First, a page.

pH effects accompanying serological reactions
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Contributions of a number of scientists to the study of the operating forces in serological reactions led to the theory that at least some ionized groups must be involved in the specific combination of the antibody and antigen molecules. This theory, summarized by Pauling et al. (60), states that the affinity for specific antibody-antigen union depends on ordinary " short range" forces. One of these forces, Coulomb attraction, operates between oppositely charged ionized groups arranged in complementary pattern on the molecules with the serological properties. The advancement of ionized groups participation theory raised the question of whether there is a change in hydrogen ion concentration following the serological reactions. Hirsh (40) and later Smith ana Marrack (71) tried to solve the problem by determining the pH in diphtheria toxoid and its anti toxin reactions. Whereas Hirsh found great changes in pH during the serological reactions, Smith and Marrack reported that they could not find any pH change. In an effort to add some clarification to this problem this work was designed to determine the pH following the reactions of two serological systems: 1. Plant hemagglutinin (lectin) plus blood group A substance. 2. Diphtheria toxoid plus diphtheria antitoxin. Those systems were preferentially selected because the high percentage of lectins and diphtheria antitoxin are specifically precipitable with their corresponding antigens. Therefore they contain less inactive proteins to obscure any pH changes which may result from the union of antigen and antibody. The solutions of lectins and A substance were obtained from Dr. W. C. Boyd's laboratory at Boston University School of Medicine. The procedure of preparation is described by Boyd et al. (14). The A substance was prepared from commercial hog gastric mucin, essentially by the 90% phenol method of Morgan (1). Th e diphtheria toxoid and antitoxin were obtained from the Vaccine Department of Massachusetts Public Health Biologic Laboratories, and were prepared essentially by the methods of Banzhaf (3) and Mueller (54). The following an analytical data of those substances were reported by the suppliers: 1. Lectin, 40% concentr. in saline soln., 1.68 mg N/ml, 32-36% specifically precipitable antigens and antibodies 2. A substance, 1% concentr. in saline soln., 33% specifically precipitable antigens and antibodies 3. Diptheria antitoxin, 4200 Standard Units concentration, 6.48 mg N/ml, 29% (calculated) specifically precipitable antigens and antibodies 4. Diptheria toxoid, 4200 Lf Units concentration, 1.85 mg N/ml The pH's of the above solutions were measured, then the antibodies were mixed with their corresponding antigens by equal volumes and the pH's of the reacting mixtures were determined: a. Right after mixing b. 15 minutes after mixing c. 24 hours (refrigerated) after mixing. Using the weak solutions of HCl and HaOH the solutions of lectin and A substance were adjusted to the following pH's: 3.00; 3.70; 4.50; 7.00. By the same method the solutions of diphtheria toxoid end antitoxin were brought to the pH's: 4.00; 4.80; 5.83; 6.70; 7.50. Then equal volumes of the solutions of lectin and A substance were mixed together end the hydrogen ion concentration of the mixture was determined: a. Right after mixing b. 15 minutes after mixing c. 24 hours after mixing (refrigerated). Employing the same technique the solutions of diphtheria toxoid and antitoxin were combined by equal volumes and the pH readings were taken. In order to obtain some information about the buffer capacity of lectin, diphtheria antitoxin and A substance, 25 ml of each of those solutions was titrated with 0.1 N HCl and NaOH, and pH readings were taken after the addition of every 0.5 ml of acid or base. The instrument used fur pH determination was Cambridge Instrument Company pH meter No. 0-181356. The efficiency of the apparatus was found to be 0.03 pH units. The glassware used was dry and free of contamination. In the case of toxoid and antitoxin, the sterility was preserved throughout the work. RESULTS In a series of measurements performed at a wide range of pydrogen ion concentration of the reactants, no pH change was found in those serological reactions. The pH of combined solutions of lectin and A substance, as well as diphtheria toxoid and antitoxin, remained the same as the pH of those solutions before mixing. At pH 3.00 combined lectih and A substance solutions showed no sign of reaction; even 24 hours later no precipitate appeared in the test tube. The rest of the solutions, when combined at their corresponding pH, showed normal preciptin reaction. The time required for the precipitation was not determined. The buffer capacity of lectin and diphtheria antitoxin (computed from titration curves) was found to be 4.65 x 10^-5 Eqv/pH and 1.58 x 10^-4 Eqv/pH respectively. The titration curves also disclosed that,at this buffer power of the solutions and pH meter sensitivity of 0.03 pH units, the hydrogen ion produced or neutralized must be at least 1.14 Eqv/mole of active lectin and 2.66 Eqv/mole of active diphtheria antitoxin so that pH changes could be detected in those serological solutions. SUMMARY The pH following the reaction of two serological systems a. Plant hemagglutinin (lectin) and blood group A substance b. Diphtheria toxoid and diphtheria antitoxin was determined. No detectable change of pH was found on comparing the pH of the starting solutions with the pH found after mixing these serological solutions.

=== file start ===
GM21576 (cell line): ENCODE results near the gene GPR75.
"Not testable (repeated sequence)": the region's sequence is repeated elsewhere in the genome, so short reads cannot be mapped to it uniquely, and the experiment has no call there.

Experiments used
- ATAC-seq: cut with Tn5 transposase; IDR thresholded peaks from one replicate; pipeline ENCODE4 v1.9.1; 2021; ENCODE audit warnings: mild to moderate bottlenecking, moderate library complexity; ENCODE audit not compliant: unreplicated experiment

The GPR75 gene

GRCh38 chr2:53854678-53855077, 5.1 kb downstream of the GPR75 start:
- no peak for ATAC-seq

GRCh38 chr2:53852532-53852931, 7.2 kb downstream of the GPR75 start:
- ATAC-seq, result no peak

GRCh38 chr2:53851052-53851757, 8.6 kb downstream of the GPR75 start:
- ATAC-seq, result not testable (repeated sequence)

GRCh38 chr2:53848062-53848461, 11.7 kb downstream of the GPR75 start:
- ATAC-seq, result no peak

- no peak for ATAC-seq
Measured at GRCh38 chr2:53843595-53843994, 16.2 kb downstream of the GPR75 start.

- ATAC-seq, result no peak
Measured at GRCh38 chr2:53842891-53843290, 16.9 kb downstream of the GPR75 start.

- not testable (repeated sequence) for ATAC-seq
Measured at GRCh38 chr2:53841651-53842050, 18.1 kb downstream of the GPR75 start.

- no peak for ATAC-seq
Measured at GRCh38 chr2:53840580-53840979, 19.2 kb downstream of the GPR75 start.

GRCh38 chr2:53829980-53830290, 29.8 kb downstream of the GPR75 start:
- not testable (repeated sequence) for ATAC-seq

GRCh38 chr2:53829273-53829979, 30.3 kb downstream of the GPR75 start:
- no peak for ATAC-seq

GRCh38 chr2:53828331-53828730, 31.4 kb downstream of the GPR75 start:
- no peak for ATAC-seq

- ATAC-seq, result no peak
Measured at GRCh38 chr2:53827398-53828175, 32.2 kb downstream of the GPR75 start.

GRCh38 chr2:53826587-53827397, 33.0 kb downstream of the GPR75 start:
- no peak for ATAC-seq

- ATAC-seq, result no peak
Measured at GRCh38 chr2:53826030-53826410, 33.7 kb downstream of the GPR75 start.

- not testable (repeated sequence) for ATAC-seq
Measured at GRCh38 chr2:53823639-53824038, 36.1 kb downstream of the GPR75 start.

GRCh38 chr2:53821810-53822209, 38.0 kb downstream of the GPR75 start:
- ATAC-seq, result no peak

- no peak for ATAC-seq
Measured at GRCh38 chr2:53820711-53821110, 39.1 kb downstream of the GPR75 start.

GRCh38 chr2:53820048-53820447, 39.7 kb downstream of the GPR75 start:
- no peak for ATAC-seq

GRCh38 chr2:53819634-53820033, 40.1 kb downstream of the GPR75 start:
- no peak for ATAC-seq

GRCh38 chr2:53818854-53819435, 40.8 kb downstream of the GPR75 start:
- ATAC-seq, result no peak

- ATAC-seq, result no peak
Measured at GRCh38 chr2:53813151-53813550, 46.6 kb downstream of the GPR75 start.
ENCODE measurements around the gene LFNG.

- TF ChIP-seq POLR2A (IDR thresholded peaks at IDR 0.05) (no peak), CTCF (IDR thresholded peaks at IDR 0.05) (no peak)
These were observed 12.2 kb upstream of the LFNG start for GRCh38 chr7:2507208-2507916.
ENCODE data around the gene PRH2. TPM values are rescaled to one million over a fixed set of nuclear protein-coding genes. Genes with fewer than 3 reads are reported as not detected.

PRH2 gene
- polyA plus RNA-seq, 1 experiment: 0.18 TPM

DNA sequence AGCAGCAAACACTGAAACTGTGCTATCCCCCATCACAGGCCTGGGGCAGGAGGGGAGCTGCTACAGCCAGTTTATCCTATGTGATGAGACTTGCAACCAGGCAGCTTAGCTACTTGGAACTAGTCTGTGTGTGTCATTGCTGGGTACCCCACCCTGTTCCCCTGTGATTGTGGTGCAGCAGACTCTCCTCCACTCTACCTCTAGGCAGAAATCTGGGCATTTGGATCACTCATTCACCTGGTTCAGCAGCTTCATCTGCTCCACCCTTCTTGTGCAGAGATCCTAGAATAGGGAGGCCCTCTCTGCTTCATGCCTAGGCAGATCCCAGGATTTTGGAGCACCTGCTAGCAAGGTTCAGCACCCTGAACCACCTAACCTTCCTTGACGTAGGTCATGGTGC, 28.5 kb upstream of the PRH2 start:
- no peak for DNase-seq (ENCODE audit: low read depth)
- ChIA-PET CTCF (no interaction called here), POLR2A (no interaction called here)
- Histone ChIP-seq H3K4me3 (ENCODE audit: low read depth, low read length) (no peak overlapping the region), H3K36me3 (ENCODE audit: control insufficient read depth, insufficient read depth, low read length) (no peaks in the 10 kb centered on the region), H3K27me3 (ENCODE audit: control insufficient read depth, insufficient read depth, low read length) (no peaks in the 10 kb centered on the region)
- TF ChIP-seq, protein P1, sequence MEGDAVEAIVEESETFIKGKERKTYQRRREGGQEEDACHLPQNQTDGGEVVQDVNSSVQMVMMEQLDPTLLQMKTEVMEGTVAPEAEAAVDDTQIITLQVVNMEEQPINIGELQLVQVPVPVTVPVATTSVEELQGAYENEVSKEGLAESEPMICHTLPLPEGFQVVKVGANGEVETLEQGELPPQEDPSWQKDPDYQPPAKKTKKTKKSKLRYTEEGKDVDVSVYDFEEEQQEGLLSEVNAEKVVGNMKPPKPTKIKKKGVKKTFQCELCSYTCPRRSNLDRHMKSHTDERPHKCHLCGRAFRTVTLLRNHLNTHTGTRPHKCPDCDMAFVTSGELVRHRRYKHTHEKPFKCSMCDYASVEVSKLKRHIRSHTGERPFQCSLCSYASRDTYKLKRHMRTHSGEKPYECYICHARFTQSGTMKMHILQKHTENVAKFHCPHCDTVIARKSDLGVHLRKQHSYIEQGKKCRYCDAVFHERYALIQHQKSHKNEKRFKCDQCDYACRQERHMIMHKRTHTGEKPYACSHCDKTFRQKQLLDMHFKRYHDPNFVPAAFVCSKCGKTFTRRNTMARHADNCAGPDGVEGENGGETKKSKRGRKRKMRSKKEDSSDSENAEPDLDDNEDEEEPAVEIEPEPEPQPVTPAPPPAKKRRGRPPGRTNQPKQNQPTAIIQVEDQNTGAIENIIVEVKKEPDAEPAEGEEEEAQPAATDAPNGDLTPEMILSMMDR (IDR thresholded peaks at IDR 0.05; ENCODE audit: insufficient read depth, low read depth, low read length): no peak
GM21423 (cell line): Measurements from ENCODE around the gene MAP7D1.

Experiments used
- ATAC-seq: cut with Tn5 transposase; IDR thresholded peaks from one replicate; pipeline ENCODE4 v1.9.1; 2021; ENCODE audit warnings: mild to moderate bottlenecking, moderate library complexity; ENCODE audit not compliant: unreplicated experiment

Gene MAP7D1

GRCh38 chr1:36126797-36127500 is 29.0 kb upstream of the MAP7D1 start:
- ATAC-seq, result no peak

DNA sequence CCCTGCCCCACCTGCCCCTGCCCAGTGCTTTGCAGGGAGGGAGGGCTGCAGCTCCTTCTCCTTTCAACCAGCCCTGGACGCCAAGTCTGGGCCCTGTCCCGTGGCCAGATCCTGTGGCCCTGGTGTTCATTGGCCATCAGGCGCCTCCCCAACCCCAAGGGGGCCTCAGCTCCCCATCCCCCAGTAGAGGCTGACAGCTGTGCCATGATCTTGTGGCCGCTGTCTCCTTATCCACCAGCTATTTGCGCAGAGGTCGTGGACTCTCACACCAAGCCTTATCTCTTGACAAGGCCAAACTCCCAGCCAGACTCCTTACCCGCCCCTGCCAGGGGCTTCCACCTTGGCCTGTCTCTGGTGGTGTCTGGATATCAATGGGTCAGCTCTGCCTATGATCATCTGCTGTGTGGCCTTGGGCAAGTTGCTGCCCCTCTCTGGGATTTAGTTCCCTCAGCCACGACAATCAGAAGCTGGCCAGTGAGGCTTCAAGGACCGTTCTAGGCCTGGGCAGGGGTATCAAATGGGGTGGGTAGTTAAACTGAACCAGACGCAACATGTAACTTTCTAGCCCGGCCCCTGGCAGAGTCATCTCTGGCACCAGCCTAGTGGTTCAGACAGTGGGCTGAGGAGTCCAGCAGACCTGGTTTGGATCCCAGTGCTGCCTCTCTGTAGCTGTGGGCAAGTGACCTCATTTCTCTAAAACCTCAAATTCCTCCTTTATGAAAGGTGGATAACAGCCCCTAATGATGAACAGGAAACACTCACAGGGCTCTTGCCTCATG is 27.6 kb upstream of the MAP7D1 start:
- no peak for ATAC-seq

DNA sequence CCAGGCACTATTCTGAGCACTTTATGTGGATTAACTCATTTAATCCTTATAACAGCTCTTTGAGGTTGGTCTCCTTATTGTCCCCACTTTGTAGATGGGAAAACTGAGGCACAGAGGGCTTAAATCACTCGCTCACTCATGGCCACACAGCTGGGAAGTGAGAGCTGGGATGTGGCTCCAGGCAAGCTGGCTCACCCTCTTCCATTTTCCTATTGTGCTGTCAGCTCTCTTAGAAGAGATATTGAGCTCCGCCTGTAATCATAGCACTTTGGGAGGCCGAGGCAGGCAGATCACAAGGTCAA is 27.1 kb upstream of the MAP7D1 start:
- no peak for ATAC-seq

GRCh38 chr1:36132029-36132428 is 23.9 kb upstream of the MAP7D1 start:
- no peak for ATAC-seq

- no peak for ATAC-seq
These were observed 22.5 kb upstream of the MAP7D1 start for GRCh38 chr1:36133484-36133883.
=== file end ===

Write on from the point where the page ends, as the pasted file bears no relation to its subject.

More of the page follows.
Thesis (M.A.)--Boston University